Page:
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The Oxford Handbook of the Economics of Poverty

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  • Jefferson, Philip N.

Abstract

Poverty is a pressing and persistent problem. While its extent varies across countries, its presence always represents the diminution of human capacity. Therefore, it seems natural to want to do something about it. Have countries made progress in mitigating poverty? How do we determine who is poor and who is not poor? What intuitions or theories guide the design of anti-poverty policy? Is overall labor market performance the key to keeping the poverty rate low? Or, does it matter how well- connected an individual is to those who know about the availability of jobs? Does being an immigrant increase the odds of being poor? Are there anti-poverty policies that work? For whom do they work? If I'm poor, will I have access to health care and housing? Am I more likely to be obese, polluted upon, incarcerated, un-banked, and without assets if I'm poor? Is poverty too hard a problem for economic analysis? These are some of the questions that a distinguished group of scholars have come together to confront in this handbook. The Handbook is written in a highly accessible style that encourages the reader to think critically about poverty. Theories are presented in a rigorous but not overly technical way; concise and straightforward empirical analyses enlighten key policy issues. The volume has six parts: Poverty in the 21st Century; Labor Market Factors; Poverty Policy; Poverty Dynamics; Dimensions of Poverty; and Trends and Issues in Anti-Poverty Policy. A goal of the handbook is to stimulate further research on poverty. To that end, several chapters challenge conventional thinking about poverty and in some cases present specific proposals for the reform of economic and social policy. Contributors to this volume - Olugbenga Ajilore is an associate professor of economics at the University of Toledo. Susan L. Averett is the Charles A. Dana professor of economics at Lafayette College. Lisa Barrow is a research fellow at Chapin Hall at the University of Chicago. Yonatan Ben-Shalom is a researcher at Mathematica Policy Research. John P. Caskey is a professor of economics at Swarthmore College. Janet Currie is the Henry Putnam professor of economics and policy affairs at Princeton University William A. Darity, Jr. is the Arts and Sciences professor of public policy, African and African-American studies, and economics at Duke University. Brian Duncan is an associate professor of economics at the University of Colorado Denver. Dirk W. Early is a professor of economics at Southwestern University. Juliet U. Elu is a professor of economics at Spelman College. Francisco H.G. Ferreira is the lead economist of the Development Research Group at The World Bank. Gary S. Fields is a professor of labor economics and the John P. Windmuller chair of International and Comparative Labor at Cornell University. Darrell J. Gaskin is an associate professor of health economics at Johns Hopkins University. Wayne B. Gray is a professor of economics at Clark University. Judith K. Hellerstein is a professor of economics at the University of Maryland. Philip N. Jefferson is a professor of economics at Swarthmore College. Christopher K. Johnson is an associate professor of economics at the University of North Florida. Kunhee Kim is a research fellow at Stanford Law School at Stanford University. Kevin Lang is a professor of economics at Boston University. Mary Lopez is an assistant professor of economics at Occidental College. Patrick L. Mason is a professor of economics at Florida State University. Signe-Mary McKernan is a senior fellow at The Urban Institute. Bruce D. Meyer is the McCormick Foundation professor of public policy at the University of Chicago. Robert Moffitt is the Krieger-Eisenhower professor of economics at Johns Hopkins University. David Neumark is a professor of economics at the University of California - Irvine. Edgar O. Olsen is a professor of economics at the University of Virginia. Kevin S. O'Neil is a graduate student at the Woodrow Wilson School of Public and International Affairs and the Office of Population Research at Princeton University. Robert D. Plotnick is a professor of public affairs at the University of Washington. Gregory N. Price is the Charles E. Merrill professor of economics at Morehouse College. Steven Raphael is a professor of public policy at the University of California - Berkeley. Caroline Ratcliffe is a senior fellow at The Urban Institute. Martin Ravallion is the director of the Development Research Group at The World Bank. Eric T. Roberts is a Ph.D. candidate in the department of health policy and management at Johns Hopkins University. Diane Whitmore Schanzenbach is an associate professor of education and social policy at Northwestern University. John Karl Scholz is a professor of economics at the University of Wisconsin. Trina Williams Shanks is an associate professor of social work at the University of Michigan. Ronald J. Shadbegian is an economist at the United States Environmental Protection Agency. Ann Huff Stevens is a professor of economics at the University of California - Davis. James X. Sullivan is an associate professor of economics at the University of Notre Dame. Marta Tienda is the Maurice P. During professor in demographic studies and a professor of sociology and public affairs at Princeton University. Stephen J. Trejo is an associate professor of economics at the University of Texas. Leslie Wallace is a professor of economics at the University of Puerto Rico - Mayaguez. Ann Wolverton is an economist at the United States Environmental Protection Agency.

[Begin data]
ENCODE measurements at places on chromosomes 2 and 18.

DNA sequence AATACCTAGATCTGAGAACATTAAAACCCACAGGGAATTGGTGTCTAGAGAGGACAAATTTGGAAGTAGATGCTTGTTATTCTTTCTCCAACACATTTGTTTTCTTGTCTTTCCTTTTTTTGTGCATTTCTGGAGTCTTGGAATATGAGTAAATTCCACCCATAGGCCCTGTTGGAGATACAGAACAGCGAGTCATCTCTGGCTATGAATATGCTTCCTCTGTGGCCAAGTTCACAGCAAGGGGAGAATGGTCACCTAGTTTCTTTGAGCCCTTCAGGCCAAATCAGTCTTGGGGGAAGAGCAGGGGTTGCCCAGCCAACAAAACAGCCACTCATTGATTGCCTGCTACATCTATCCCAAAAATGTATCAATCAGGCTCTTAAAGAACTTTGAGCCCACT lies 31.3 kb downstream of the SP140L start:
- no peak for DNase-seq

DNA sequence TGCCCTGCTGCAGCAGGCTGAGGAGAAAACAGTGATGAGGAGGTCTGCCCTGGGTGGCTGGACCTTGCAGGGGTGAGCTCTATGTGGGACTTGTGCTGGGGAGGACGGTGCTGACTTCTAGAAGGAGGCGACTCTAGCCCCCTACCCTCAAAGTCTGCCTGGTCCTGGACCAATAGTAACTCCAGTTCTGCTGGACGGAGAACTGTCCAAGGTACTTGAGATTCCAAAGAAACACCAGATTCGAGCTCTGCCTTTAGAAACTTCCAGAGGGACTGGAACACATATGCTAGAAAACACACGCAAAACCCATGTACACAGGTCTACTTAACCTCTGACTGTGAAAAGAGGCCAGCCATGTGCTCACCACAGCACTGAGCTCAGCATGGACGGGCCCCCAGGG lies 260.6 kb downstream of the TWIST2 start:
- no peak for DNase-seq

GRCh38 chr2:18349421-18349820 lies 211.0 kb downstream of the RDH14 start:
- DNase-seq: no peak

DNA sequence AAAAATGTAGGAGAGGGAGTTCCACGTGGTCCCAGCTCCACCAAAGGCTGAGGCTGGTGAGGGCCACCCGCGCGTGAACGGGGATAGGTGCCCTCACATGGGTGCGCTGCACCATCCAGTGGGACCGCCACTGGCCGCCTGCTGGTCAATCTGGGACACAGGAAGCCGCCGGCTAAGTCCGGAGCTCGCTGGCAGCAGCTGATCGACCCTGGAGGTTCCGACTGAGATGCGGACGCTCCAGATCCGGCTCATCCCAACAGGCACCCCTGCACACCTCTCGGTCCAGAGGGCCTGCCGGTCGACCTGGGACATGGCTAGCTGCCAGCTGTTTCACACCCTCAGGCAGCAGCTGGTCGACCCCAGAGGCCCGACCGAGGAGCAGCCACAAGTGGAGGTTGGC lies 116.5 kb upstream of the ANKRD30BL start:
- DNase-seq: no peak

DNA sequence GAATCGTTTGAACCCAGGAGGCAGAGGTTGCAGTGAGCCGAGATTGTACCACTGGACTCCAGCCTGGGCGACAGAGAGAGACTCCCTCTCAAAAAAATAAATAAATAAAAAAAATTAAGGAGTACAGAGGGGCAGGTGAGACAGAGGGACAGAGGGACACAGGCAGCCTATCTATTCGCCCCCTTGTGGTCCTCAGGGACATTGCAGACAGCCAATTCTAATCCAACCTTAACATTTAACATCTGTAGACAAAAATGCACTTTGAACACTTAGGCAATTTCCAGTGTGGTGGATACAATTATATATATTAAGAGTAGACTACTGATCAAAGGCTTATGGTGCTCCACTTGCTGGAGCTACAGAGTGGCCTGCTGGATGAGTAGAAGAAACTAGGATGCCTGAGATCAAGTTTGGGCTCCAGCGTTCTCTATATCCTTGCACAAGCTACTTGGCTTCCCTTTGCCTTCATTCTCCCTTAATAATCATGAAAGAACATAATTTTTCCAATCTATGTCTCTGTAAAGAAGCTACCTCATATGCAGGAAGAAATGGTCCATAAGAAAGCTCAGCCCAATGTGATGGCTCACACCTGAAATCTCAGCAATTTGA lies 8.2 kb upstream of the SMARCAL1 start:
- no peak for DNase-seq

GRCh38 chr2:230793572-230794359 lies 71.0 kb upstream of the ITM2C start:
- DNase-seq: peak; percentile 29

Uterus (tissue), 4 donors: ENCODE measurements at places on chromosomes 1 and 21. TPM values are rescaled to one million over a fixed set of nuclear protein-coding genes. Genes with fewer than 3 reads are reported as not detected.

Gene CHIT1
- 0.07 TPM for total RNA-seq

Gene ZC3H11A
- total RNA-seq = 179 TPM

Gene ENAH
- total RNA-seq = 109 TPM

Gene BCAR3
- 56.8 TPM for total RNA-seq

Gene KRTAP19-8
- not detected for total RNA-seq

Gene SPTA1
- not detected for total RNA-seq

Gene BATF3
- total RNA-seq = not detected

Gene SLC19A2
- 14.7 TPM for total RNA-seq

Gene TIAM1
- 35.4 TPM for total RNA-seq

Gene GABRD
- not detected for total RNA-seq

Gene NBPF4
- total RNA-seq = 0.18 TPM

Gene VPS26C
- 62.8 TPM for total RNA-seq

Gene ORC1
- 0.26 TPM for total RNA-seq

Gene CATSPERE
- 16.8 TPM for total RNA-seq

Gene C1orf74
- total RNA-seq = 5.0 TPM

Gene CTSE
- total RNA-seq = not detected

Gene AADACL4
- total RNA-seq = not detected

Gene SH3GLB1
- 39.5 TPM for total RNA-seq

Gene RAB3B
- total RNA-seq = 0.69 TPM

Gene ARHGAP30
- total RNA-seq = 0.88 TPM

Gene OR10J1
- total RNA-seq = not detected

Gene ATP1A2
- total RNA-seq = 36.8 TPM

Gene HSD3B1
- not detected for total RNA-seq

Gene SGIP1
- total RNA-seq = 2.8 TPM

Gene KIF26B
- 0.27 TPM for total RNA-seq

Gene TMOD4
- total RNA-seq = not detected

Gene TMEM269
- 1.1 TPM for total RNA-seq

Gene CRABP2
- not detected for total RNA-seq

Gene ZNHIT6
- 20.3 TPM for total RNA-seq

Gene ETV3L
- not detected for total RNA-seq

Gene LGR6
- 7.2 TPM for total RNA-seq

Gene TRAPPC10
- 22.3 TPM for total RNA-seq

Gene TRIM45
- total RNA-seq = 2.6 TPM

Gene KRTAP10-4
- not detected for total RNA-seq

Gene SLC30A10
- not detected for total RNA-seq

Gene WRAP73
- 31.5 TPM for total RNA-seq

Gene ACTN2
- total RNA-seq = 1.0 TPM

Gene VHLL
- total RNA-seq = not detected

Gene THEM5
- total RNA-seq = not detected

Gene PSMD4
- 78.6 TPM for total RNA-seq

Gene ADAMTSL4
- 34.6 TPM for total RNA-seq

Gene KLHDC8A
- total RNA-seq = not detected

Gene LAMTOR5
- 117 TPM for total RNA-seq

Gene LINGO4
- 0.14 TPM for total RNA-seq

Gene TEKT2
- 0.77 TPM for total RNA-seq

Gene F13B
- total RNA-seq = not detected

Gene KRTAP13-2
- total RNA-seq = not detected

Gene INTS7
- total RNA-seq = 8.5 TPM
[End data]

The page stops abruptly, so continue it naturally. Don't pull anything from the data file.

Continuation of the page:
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This book is provided by Oxford University Press in its series OUP Catalogue with number 9780195393781 and published in 2012.

ISBN: 9780195393781
Order: http://ukcatalogue.oup.com/product/9780195393781.do
Handle: RePEc:oxp:obooks:9780195393781